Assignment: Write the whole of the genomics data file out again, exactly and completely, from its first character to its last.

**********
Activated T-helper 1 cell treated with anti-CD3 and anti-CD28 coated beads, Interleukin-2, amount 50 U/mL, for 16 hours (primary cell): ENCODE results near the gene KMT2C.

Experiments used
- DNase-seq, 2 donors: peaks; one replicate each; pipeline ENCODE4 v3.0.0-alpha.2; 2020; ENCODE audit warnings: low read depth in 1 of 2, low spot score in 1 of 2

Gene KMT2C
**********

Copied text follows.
Activated T-helper 1 cell treated with anti-CD3 and anti-CD28 coated beads, Interleukin-2, amount 50 U/mL, for 16 hours (primary cell): ENCODE results near the gene KMT2C.

Experiments used
- DNase-seq, 2 donors: peaks; one replicate each; pipeline ENCODE4 v3.0.0-alpha.2; 2020; ENCODE audit warnings: low read depth in 1 of 2, low spot score in 1 of 2

Gene KMT2C